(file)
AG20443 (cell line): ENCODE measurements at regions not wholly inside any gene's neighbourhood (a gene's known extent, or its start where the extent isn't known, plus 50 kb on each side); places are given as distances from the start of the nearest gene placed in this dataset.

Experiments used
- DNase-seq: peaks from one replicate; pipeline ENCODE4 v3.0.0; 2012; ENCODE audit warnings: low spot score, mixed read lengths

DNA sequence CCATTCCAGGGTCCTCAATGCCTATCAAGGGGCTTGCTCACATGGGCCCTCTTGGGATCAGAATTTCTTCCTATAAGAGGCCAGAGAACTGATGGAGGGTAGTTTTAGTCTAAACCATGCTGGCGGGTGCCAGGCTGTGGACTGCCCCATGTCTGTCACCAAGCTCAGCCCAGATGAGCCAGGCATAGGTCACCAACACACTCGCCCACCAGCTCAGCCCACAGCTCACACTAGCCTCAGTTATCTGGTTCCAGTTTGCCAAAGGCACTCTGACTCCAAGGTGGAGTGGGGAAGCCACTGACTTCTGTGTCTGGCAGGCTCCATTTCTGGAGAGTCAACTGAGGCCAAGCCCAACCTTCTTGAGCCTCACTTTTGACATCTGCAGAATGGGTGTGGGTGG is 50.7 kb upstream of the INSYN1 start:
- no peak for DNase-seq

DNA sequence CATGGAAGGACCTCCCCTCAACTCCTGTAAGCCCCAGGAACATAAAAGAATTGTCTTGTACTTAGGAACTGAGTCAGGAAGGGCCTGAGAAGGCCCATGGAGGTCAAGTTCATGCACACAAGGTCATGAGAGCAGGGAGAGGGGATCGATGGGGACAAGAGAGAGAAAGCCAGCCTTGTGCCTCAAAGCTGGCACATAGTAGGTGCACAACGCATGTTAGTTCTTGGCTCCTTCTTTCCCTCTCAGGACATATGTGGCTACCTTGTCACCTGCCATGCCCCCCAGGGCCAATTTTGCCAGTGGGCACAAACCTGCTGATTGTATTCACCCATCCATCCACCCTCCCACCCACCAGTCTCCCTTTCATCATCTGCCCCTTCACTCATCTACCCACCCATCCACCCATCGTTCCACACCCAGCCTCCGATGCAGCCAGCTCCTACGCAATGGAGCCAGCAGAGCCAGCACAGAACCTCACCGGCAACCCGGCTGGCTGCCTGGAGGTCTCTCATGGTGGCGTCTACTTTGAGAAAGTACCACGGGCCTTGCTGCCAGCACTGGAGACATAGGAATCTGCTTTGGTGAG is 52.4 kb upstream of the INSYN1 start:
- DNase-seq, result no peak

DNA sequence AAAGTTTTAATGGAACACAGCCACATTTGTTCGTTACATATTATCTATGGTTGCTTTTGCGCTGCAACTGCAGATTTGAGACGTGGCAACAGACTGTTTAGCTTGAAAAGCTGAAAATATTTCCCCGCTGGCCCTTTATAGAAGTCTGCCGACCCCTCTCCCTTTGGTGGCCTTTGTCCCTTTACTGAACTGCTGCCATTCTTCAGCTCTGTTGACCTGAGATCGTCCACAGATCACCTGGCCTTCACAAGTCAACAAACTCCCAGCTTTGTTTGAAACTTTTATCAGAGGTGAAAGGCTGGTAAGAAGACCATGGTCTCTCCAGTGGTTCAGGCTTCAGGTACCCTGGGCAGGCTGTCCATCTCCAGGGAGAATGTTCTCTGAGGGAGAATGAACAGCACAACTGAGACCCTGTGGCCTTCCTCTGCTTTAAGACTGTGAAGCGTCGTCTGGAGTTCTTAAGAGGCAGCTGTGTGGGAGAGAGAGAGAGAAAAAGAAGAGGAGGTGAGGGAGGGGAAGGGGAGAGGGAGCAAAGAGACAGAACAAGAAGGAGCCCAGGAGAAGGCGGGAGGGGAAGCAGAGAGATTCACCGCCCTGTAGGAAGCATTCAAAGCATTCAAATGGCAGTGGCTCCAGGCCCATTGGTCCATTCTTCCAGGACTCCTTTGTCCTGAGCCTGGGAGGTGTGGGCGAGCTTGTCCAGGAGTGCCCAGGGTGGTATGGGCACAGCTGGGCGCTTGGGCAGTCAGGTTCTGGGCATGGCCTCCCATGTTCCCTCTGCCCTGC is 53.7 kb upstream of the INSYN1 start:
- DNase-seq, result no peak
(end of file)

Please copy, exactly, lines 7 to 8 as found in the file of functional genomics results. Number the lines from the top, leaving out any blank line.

- DNase-seq, result no peak

DNA sequence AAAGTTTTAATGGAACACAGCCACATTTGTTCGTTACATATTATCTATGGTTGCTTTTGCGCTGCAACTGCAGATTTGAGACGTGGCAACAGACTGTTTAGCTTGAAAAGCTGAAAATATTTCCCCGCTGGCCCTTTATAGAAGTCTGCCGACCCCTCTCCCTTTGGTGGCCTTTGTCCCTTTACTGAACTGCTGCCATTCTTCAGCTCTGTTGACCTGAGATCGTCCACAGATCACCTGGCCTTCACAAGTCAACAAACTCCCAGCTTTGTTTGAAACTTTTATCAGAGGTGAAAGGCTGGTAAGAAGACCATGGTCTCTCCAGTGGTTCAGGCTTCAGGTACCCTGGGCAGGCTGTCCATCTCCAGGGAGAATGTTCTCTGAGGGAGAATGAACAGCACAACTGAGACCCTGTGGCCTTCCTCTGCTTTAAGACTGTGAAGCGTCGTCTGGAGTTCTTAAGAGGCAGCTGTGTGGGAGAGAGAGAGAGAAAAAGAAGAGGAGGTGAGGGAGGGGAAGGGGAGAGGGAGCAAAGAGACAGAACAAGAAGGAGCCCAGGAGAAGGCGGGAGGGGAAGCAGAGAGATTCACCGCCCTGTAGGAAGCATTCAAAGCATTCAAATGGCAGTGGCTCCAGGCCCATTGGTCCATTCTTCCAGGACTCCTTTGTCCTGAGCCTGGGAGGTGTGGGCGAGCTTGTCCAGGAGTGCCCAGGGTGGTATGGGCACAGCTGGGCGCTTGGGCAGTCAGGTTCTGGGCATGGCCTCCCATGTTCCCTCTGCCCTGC is 53.7 kb upstream of the INSYN1 start: